Over two weeks after the resignation of Mohammad Tawfiq Alawi on March 2, the president of Iraq, Barham Salih, declared Adnan al-Zurfi as the country’s new prime minister designate on March 17, Tuesday. Alawi had failed to win parliamentary approval within the stipulated 30 days.
Zurfi, 54, was formerly the governor of the Iraqi province of Najaf and heads the Nasr (victory) alliance in the Iraqi parliament with 42 seats. The alliance was earlier headed by former prime minister Haider al Abadi.
Zurfi has 30 days to form a new cabinet and get the mandatory approval from the parliament. If successful, he will replace caretaker prime minister Adel Abdul Mahdi who had resigned in November last year following weeks of popular protests against inefficient governance and widespread corruption among the ruling dispensation.
The popular protests that started in October last year are still going on in several parts of the country, including in capital Baghdad. Protesters want a complete overhaul in the country’s political system and an end to all external interference.
Mahdi, who is still the caretaker prime minister of Iraq, had announced his reluctance to carry on earlier this month. President Salih has been forced to execute most of the duties of the prime minister.
Zurfi’s predecessor Alawi was also opposed by the protesters. He was widely considered a man of the establishment despite his promises to create a cabinet of technocrats and others from outside the political circles.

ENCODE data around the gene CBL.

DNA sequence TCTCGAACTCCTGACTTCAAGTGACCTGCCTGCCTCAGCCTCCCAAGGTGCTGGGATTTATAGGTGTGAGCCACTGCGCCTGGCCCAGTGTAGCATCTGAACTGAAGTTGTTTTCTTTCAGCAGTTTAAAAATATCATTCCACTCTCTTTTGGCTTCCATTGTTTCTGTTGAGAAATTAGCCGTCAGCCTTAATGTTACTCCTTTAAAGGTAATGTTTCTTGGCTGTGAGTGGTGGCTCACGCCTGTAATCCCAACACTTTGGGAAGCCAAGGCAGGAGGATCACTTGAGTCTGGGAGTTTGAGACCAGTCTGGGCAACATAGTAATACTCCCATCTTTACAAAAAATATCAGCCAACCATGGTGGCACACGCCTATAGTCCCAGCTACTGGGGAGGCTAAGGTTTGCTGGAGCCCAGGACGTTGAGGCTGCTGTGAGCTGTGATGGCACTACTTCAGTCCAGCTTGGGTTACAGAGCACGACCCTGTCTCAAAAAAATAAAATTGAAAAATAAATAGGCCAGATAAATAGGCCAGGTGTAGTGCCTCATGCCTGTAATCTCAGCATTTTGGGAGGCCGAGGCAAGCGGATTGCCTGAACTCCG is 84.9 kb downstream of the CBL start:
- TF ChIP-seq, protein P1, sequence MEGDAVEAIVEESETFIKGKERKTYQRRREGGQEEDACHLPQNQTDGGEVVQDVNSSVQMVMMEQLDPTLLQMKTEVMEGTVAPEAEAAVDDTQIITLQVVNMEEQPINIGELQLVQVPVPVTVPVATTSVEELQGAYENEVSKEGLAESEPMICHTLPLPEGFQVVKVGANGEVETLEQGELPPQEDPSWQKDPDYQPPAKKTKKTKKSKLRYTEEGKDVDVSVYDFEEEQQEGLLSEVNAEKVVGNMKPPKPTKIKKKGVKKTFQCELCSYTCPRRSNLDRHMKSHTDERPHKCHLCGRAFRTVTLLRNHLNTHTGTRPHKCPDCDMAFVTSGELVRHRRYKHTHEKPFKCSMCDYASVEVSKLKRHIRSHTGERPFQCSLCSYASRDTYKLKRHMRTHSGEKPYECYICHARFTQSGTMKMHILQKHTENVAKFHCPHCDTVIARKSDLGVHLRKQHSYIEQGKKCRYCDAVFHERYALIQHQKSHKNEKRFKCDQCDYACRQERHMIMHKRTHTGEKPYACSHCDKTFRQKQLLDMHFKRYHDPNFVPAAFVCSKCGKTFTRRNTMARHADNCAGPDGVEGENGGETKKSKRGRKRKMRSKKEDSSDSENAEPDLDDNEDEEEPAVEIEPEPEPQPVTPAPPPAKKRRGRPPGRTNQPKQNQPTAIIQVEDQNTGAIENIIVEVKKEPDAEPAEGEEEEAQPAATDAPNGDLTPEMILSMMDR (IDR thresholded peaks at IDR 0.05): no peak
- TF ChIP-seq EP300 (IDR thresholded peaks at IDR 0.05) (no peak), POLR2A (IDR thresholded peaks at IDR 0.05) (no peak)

Zurfi too is part of the political establishment. In his first statement issued after being proposed as prime minister, Zurfi said that he will initiate the process for fresh parliamentary elections within a year of taking office.
The Baghdad Post reported that Zurfi has also promised to curb the spread of arms in private hands in Iraq, hinting at controlling the activities of the militias who had fought the Islamic State but are increasingly seen as a problem by pro-American politicians due to their open hostility to foreign troops in the country.
Zurfi is a US citizen and is considered close to the US establishment. This may go against him winning approval in the Iraqi parliament dominated by groups opposed to external interference in the country’s politics. He has also been accused of being involved in various corruption scandals while serving as the governor of Najaf.
Reacting to his nomination by president Saleh, the Fatah bloc – a political outfit of the Hashed al-Shaabi or Popular Mobilisation Forces (PMF) – called it an “unconstitutional step”.